Next Article in Journal
Tunable Synthesis of Hollow Co3O4 Nanoboxes and Their Application in Supercapacitors
Next Article in Special Issue
Zebrafish Larvae Phenotype Classification from Bright-field Microscopic Images Using a Two-Tier Deep-Learning Pipeline
Previous Article in Journal
Opto-Electronic Refractometric Sensor Based on Surface Plasmon Resonances and the Bolometric Effect
Previous Article in Special Issue
An Effective Optimization Method for Machine Learning Based on ADAM
Open AccessFeature PaperArticle

Detecting Green Mold Pathogens on Lemons Using Hyperspectral Images

1
Public Safety Research Center, Konyang University, Nonsan 32992, Korea
2
Department of Civil Engineering, Konyang University, Nonsan 32992, Korea
3
Department of Bio-IT Engineering, Konyang University, Nonsan 32992, Korea
4
Linguistics for Sciences Department, Chernivtsi University, 58012 Chernivtsi, Ukraine
*
Author to whom correspondence should be addressed.
Appl. Sci. 2020, 10(4), 1209; https://doi.org/10.3390/app10041209
Received: 19 December 2019 / Revised: 30 January 2020 / Accepted: 6 February 2020 / Published: 11 February 2020
(This article belongs to the Special Issue Intelligent Processing on Image and Optical Information)
Hyperspectral images in the spectral wavelength range of 500 nm to 650 nm are used to detect green mold pathogens, which are parasitic on the surface of lemons. The images reveal that the spectral range of 500 nm to 560 nm is appropriate for detecting the early stage of development of the pathogen in the lemon, because the spectral intensity is proportional to the infection degree. Within the range, it was found that the dominant spectral wavelengths of the fresh lemon and the green mold pathogen are 580 nm and 550 nm, respectively, with the 550 nm being the most sensitive in detecting the pathogen with spectral imaging. The spectral intensity ratio of the infected lemon to the fresh one in the spectral range of 500 nm to 560 nm increases with the increasing degree of the infection. Therefore, the ratio can be used to effectively estimate the degree of lemons infecting by the green mold pathogens. It also shows that the sudden decrease of the spectral intensity corresponding to the dominant spectral wavelength of the fresh lemon, together with the neighboring spectral wavelengths can be used to classify fresh and contaminated lemons. The spectral intensity ratio of discriminating the fresh lemon from the infected one is calculated as 1.15. View Full-Text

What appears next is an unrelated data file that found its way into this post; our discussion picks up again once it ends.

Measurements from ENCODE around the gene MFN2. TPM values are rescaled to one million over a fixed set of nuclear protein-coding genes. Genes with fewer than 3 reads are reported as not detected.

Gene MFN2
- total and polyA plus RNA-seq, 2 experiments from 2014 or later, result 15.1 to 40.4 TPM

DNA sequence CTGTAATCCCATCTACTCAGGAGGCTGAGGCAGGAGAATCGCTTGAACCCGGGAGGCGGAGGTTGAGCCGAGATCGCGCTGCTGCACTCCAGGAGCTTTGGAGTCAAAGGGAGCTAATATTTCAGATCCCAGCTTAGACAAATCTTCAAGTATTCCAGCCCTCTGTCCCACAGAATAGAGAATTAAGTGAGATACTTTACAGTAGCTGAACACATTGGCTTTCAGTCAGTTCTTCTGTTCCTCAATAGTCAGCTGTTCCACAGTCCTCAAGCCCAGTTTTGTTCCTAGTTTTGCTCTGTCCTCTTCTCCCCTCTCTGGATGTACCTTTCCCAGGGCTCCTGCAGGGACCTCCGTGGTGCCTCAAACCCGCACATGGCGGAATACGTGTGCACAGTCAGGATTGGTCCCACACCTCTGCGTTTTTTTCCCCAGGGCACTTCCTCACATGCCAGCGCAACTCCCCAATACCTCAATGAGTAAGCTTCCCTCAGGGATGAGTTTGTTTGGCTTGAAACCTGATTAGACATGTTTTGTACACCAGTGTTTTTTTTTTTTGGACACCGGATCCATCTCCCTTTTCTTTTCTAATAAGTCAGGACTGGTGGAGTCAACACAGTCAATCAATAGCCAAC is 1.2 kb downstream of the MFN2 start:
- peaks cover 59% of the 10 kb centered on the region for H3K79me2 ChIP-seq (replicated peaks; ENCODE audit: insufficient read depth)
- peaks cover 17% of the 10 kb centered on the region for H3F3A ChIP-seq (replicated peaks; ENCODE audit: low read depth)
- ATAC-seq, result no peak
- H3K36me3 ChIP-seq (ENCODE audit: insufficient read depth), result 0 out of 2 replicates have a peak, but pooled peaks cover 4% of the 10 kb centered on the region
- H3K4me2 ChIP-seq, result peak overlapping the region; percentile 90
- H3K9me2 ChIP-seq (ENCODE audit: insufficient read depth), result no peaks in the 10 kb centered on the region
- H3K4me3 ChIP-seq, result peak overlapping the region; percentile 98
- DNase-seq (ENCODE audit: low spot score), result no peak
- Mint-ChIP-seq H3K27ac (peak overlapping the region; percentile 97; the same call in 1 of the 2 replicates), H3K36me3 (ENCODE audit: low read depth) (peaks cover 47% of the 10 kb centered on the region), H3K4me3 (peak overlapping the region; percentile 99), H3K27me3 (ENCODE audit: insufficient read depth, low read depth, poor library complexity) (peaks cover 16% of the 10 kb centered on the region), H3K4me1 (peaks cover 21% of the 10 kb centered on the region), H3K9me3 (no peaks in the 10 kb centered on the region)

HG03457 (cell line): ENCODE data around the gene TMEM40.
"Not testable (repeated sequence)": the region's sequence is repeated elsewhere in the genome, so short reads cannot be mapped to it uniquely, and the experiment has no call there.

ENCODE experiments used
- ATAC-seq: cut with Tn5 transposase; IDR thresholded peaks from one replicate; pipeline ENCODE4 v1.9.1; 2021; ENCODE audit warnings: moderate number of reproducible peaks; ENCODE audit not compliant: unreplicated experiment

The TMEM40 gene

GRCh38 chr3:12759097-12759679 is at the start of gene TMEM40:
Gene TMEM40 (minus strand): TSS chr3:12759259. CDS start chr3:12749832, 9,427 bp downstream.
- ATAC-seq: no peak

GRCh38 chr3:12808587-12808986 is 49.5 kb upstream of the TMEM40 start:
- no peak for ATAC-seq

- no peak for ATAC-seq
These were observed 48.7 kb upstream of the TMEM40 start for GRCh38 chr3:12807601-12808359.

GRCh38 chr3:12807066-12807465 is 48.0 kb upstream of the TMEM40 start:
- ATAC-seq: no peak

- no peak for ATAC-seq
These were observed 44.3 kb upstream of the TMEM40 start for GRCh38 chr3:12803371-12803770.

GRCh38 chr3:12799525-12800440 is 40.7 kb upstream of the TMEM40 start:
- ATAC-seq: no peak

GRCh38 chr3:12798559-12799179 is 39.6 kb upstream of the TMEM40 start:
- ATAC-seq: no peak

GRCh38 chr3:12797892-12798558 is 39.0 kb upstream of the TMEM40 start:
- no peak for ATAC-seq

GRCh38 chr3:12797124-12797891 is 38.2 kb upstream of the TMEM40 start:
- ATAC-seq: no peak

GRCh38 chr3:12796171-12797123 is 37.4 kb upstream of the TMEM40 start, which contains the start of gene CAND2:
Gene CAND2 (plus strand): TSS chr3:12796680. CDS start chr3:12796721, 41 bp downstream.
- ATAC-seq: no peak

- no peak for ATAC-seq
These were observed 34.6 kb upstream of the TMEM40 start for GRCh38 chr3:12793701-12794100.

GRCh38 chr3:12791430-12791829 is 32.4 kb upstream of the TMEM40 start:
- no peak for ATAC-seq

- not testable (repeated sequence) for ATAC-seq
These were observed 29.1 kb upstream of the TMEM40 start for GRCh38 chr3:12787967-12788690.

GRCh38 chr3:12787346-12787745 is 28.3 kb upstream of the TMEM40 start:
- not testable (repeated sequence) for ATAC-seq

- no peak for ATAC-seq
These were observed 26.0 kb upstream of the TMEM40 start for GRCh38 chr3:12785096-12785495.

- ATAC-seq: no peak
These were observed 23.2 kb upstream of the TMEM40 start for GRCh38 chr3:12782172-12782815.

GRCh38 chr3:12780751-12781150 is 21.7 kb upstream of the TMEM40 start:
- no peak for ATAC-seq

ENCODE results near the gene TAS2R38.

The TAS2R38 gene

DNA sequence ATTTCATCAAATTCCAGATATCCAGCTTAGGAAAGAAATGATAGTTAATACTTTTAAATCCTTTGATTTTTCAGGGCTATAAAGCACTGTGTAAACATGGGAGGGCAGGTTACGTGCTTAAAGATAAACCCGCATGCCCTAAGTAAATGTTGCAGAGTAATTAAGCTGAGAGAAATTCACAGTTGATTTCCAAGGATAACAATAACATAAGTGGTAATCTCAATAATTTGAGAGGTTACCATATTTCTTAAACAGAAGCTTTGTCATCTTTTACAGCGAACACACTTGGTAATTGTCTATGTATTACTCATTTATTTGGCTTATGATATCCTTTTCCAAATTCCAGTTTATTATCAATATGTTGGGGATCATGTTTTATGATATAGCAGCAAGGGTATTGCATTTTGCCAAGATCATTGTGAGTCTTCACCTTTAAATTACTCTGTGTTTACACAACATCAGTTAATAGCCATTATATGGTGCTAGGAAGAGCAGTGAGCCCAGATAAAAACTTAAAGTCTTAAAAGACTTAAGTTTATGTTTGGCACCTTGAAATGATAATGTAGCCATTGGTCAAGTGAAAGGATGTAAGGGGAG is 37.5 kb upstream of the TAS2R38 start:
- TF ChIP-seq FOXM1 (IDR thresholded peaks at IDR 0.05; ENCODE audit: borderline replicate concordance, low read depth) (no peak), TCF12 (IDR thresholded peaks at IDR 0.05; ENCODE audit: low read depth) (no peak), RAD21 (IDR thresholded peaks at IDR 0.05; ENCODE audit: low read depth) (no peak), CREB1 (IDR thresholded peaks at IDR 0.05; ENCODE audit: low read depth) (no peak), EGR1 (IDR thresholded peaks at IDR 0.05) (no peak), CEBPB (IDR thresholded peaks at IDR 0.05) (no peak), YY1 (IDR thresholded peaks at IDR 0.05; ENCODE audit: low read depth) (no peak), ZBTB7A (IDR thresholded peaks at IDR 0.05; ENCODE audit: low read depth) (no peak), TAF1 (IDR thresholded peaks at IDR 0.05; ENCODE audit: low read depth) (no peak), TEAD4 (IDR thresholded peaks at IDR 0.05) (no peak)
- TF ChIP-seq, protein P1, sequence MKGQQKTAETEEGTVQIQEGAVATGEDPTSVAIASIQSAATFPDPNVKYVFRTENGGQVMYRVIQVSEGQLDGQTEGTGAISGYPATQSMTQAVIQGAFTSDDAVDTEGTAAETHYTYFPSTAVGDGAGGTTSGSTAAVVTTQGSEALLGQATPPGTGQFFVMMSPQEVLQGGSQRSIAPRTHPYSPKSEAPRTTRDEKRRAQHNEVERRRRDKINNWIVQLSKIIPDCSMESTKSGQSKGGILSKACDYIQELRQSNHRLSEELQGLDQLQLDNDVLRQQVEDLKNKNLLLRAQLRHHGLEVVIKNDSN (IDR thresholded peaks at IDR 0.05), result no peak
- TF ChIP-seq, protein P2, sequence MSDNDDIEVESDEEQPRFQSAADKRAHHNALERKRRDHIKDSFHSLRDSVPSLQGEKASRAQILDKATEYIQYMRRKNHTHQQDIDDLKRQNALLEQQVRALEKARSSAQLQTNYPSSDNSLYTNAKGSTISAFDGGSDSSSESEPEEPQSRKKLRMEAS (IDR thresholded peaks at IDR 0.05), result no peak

Keywords: healthy and infected lemons; Hyperspectral image; Penicillium digitatum pathogen; lemon skin; dominant spectral wavelength; spectral intensity ratio healthy and infected lemons; Hyperspectral image; Penicillium digitatum pathogen; lemon skin; dominant spectral wavelength; spectral intensity ratio
Show Figures

Figure 1

MDPI and ACS Style

Vashpanov, Y.; Heo, G.; Kim, Y.; Venkel, T.; Son, J.-Y. Detecting Green Mold Pathogens on Lemons Using Hyperspectral Images. Appl. Sci. 2020, 10, 1209.

AMA Style

Vashpanov Y, Heo G, Kim Y, Venkel T, Son J-Y. Detecting Green Mold Pathogens on Lemons Using Hyperspectral Images. Applied Sciences. 2020; 10(4):1209.

Chicago/Turabian Style

Vashpanov, Yuriy; Heo, Gwanghee; Kim, Yongsuk; Venkel, Tetiana; Son, Jung-Young. 2020. "Detecting Green Mold Pathogens on Lemons Using Hyperspectral Images" Appl. Sci. 10, no. 4: 1209.

Find Other Styles
Note that from the first issue of 2016, MDPI journals use article numbers instead of page numbers. See further details here.

Article Access Map by Country/Region

1
Search more from Scilit
 
Search
Back to TopTop